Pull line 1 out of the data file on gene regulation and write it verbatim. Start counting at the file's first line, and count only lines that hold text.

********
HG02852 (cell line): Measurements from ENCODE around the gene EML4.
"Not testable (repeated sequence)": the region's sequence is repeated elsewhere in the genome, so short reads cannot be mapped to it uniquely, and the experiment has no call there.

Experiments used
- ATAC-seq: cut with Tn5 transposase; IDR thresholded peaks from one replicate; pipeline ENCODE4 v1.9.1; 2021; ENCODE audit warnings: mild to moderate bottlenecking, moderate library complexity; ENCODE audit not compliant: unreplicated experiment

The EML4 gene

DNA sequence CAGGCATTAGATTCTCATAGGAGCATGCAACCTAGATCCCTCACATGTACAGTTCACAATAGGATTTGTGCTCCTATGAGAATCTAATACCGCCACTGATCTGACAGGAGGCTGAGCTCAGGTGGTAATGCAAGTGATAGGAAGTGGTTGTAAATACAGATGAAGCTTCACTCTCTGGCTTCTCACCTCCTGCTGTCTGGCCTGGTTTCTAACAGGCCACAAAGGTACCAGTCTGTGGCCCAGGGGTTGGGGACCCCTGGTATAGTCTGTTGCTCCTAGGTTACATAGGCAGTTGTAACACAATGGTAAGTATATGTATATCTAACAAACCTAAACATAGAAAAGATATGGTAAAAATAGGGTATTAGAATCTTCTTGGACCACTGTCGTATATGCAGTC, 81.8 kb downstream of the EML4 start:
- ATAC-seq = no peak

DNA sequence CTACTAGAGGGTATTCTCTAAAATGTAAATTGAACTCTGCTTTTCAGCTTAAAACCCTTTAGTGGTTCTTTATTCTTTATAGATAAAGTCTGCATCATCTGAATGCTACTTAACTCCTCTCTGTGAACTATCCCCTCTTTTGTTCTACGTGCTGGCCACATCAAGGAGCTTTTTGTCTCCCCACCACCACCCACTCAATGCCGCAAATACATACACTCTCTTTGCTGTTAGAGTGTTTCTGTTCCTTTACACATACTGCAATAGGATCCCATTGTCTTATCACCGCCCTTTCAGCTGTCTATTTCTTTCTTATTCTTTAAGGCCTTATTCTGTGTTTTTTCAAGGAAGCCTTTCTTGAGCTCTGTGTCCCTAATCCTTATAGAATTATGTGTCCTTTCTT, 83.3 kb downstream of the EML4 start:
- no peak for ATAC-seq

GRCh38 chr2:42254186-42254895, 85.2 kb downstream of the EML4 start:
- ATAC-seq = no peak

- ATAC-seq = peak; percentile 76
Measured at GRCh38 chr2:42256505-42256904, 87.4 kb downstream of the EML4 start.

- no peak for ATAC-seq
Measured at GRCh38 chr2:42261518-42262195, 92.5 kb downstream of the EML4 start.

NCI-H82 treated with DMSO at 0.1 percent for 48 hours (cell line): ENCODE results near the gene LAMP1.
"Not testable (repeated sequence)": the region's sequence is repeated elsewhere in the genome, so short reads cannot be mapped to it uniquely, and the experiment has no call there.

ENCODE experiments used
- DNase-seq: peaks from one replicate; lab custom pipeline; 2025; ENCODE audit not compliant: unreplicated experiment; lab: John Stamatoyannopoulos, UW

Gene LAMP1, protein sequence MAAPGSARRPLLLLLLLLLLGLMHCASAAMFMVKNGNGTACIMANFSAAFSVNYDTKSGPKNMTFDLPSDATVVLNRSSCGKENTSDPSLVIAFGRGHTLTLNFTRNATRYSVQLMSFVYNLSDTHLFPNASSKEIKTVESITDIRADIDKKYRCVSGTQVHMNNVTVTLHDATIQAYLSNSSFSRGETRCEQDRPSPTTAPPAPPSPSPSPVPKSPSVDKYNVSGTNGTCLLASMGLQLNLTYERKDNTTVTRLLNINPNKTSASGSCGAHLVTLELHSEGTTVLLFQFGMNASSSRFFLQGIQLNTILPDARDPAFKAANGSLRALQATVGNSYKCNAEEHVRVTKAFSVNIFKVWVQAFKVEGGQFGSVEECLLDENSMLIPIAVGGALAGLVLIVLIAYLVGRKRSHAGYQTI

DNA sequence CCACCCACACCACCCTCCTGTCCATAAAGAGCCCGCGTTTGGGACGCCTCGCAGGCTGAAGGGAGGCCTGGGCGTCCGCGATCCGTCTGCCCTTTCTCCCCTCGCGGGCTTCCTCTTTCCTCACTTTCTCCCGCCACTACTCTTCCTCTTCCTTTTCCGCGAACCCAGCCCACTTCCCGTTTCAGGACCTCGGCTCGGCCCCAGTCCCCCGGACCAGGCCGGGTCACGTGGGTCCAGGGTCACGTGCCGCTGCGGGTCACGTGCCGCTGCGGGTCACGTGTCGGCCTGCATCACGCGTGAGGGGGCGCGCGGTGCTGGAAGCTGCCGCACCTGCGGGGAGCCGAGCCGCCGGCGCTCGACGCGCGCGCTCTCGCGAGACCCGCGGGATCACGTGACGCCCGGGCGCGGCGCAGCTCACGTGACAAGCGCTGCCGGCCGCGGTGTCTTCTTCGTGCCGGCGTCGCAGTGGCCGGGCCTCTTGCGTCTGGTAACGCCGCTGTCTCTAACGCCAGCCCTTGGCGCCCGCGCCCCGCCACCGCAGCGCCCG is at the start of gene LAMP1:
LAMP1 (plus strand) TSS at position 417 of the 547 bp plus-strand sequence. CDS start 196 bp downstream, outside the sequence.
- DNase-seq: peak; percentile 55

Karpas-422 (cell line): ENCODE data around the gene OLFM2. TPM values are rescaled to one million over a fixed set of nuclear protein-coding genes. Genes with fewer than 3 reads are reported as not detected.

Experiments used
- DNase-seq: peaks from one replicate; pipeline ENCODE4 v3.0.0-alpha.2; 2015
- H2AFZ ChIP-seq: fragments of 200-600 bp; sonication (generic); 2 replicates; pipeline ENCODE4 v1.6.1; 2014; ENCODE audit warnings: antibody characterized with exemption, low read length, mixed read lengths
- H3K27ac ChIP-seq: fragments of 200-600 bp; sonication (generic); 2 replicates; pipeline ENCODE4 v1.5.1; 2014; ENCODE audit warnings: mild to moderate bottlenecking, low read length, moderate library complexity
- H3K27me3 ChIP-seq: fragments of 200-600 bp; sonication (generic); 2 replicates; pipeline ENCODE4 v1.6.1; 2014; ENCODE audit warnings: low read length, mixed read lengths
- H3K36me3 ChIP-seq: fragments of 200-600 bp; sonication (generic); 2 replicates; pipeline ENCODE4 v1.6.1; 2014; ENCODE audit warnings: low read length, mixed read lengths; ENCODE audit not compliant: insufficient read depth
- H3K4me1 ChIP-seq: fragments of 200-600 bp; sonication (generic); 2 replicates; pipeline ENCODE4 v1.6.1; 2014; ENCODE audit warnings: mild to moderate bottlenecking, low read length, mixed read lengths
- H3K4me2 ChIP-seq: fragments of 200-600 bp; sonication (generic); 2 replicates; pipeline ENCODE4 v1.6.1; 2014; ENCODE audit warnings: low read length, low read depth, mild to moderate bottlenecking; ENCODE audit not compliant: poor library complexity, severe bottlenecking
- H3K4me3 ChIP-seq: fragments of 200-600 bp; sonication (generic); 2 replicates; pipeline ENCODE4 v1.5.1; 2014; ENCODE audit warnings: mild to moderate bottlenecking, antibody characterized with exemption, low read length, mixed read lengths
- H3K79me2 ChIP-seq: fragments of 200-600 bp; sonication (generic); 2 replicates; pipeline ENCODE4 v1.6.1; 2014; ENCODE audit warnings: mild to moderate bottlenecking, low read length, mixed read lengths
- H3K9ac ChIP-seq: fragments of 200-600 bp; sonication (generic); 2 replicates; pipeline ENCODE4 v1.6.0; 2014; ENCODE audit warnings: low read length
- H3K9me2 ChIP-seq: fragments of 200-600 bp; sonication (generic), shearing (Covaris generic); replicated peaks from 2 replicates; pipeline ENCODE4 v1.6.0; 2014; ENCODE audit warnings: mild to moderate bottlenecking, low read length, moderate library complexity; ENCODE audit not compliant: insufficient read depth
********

HG02852 (cell line): Measurements from ENCODE around the gene EML4.